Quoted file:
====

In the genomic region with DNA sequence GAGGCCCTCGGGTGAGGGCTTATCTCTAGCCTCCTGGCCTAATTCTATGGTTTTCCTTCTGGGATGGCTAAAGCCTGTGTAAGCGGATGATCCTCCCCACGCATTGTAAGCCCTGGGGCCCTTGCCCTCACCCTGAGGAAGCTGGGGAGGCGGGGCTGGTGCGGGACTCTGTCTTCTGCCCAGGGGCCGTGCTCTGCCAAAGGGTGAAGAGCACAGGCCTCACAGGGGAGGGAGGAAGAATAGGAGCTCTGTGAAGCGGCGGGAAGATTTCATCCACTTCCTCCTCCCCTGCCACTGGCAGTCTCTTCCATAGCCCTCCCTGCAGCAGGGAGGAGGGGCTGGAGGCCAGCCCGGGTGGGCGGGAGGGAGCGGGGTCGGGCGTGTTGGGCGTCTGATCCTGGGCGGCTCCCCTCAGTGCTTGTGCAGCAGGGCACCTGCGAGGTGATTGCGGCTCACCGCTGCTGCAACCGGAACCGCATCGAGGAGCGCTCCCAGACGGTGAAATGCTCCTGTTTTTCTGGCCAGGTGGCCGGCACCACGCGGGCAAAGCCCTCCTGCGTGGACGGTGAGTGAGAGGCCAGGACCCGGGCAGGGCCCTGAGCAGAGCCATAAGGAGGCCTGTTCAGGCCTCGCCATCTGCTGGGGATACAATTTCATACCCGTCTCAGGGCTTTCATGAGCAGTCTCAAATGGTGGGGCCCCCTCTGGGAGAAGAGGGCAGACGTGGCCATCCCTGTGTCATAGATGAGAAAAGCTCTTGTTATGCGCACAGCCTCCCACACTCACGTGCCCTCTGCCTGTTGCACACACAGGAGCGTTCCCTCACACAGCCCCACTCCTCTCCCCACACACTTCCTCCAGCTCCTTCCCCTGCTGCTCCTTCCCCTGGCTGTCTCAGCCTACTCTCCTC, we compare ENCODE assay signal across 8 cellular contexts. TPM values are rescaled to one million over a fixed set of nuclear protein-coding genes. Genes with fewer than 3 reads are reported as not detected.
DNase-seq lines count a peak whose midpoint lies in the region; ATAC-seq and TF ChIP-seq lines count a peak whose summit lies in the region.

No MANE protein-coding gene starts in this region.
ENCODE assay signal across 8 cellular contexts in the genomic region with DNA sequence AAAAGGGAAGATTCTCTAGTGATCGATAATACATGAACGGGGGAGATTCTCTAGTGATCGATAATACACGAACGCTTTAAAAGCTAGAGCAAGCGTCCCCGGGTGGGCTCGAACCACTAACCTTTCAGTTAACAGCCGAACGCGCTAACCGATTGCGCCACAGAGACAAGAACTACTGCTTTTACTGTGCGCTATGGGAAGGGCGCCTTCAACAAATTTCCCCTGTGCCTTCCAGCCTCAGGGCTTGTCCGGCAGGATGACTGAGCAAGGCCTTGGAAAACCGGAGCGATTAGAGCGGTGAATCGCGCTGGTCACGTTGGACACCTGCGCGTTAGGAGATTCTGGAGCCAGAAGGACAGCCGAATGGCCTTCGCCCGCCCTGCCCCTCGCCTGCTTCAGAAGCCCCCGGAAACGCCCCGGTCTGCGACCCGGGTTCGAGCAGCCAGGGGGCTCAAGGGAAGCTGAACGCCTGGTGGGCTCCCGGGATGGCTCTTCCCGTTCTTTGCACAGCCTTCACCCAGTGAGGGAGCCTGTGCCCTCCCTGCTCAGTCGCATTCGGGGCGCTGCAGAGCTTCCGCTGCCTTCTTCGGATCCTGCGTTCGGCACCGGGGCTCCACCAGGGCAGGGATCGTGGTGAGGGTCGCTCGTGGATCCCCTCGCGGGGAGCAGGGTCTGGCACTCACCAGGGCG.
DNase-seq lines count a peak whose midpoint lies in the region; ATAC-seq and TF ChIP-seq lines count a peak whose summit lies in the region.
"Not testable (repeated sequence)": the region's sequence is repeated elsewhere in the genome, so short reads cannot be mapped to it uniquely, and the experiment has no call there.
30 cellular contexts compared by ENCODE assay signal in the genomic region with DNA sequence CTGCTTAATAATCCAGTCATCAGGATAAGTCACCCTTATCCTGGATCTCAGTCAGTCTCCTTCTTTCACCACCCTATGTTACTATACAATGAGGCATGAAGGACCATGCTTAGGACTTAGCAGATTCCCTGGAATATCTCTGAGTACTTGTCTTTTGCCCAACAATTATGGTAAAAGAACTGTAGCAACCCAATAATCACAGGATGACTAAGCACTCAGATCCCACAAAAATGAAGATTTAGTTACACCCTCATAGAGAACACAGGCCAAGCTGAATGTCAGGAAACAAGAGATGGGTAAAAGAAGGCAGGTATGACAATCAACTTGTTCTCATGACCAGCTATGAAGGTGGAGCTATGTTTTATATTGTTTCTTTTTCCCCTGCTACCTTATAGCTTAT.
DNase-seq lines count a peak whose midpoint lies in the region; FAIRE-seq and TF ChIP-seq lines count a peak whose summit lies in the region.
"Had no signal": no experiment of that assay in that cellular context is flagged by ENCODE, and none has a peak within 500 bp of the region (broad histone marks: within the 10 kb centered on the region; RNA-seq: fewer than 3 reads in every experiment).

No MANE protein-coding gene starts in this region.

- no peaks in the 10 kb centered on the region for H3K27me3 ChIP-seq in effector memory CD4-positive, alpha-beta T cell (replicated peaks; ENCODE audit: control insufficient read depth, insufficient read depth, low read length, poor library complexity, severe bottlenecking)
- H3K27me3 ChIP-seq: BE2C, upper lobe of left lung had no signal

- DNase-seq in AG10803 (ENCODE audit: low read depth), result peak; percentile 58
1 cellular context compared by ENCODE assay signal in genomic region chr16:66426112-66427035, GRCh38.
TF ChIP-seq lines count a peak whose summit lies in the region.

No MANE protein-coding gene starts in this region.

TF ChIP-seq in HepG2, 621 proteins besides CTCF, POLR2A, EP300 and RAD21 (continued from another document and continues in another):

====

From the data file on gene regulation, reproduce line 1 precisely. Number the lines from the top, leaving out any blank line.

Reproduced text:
In the genomic region with DNA sequence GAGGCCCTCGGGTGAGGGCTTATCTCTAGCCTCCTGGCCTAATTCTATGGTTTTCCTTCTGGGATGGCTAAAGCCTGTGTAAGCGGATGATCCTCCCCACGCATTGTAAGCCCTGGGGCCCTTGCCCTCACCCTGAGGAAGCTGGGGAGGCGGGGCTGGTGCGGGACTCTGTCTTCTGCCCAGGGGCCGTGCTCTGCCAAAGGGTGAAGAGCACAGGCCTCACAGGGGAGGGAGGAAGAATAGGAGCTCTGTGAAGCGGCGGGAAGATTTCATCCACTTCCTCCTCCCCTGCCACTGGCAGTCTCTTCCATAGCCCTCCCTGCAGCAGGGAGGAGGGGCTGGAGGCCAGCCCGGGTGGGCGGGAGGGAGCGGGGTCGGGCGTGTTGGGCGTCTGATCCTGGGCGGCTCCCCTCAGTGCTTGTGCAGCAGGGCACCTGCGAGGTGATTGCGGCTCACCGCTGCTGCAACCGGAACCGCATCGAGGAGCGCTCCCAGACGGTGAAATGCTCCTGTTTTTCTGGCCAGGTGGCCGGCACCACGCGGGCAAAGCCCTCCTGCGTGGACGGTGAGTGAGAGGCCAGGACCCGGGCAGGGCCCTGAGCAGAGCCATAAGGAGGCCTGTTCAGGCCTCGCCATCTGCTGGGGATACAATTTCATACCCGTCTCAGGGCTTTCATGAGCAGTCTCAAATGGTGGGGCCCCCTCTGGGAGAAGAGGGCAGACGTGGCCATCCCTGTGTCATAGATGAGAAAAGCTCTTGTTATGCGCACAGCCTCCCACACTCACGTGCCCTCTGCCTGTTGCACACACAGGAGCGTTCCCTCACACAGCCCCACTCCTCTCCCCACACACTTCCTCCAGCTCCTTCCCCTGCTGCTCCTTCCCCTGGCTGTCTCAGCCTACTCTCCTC, we compare ENCODE assay signal across 8 cellular contexts. TPM values are rescaled to one million over a fixed set of nuclear protein-coding genes. Genes with fewer than 3 reads are reported as not detected.